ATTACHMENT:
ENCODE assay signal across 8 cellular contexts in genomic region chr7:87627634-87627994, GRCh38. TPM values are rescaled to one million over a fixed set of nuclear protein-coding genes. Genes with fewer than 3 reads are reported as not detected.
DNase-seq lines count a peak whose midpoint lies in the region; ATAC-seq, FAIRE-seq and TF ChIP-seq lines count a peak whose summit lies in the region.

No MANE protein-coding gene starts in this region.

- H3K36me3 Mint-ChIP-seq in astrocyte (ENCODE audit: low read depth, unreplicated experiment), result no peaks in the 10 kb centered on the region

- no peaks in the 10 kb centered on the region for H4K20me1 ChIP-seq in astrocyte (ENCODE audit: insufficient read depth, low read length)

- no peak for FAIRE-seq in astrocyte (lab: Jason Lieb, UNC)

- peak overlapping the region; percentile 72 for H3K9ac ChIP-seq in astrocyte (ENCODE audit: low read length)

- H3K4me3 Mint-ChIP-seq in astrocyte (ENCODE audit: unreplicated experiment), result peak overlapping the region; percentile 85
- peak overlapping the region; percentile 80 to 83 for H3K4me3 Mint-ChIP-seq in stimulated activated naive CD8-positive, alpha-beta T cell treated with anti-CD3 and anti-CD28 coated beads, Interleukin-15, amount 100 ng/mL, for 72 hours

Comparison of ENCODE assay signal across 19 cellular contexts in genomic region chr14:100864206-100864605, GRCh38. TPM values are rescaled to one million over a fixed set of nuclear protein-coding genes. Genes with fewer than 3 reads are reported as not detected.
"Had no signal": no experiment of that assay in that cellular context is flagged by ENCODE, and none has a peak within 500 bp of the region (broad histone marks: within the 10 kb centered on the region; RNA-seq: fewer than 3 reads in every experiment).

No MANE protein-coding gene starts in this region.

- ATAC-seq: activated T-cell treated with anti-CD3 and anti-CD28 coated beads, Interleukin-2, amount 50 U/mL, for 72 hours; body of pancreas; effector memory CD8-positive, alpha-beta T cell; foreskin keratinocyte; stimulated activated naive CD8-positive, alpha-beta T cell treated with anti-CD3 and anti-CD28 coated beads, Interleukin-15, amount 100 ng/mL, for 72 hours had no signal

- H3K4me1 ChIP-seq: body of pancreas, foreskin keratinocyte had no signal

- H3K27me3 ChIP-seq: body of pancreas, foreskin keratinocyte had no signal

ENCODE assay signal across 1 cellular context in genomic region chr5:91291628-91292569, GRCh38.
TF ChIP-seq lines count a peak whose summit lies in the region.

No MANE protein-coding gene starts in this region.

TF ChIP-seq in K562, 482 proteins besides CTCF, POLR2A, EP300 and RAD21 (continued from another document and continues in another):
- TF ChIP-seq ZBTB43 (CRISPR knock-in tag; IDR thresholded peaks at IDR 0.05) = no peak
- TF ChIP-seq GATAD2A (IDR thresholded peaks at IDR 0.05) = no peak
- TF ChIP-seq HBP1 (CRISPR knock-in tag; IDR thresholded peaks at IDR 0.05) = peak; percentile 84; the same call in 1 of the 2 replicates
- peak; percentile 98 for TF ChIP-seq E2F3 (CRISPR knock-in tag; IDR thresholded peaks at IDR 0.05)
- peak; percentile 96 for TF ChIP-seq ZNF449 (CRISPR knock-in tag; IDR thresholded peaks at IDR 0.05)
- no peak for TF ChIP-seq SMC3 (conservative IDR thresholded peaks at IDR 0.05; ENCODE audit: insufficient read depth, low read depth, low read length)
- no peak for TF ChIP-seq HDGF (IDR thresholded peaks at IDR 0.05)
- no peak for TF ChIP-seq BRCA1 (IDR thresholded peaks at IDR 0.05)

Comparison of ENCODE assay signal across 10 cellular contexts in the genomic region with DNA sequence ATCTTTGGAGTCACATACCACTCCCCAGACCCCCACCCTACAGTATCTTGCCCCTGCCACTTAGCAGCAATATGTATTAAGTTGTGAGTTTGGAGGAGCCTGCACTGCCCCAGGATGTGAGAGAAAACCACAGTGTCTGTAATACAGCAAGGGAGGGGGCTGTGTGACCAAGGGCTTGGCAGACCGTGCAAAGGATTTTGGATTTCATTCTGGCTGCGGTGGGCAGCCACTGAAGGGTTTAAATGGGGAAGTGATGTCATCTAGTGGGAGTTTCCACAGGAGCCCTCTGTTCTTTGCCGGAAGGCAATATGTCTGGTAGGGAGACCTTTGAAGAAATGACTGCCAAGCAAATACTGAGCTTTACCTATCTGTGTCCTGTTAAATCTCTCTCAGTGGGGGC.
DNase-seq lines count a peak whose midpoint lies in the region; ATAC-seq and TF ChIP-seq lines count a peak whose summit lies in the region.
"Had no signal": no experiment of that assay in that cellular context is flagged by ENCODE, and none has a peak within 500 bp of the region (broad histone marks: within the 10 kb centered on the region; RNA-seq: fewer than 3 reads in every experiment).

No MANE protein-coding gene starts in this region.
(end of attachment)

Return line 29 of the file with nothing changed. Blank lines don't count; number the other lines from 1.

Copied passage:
DNase-seq lines count a peak whose midpoint lies in the region; ATAC-seq and TF ChIP-seq lines count a peak whose summit lies in the region.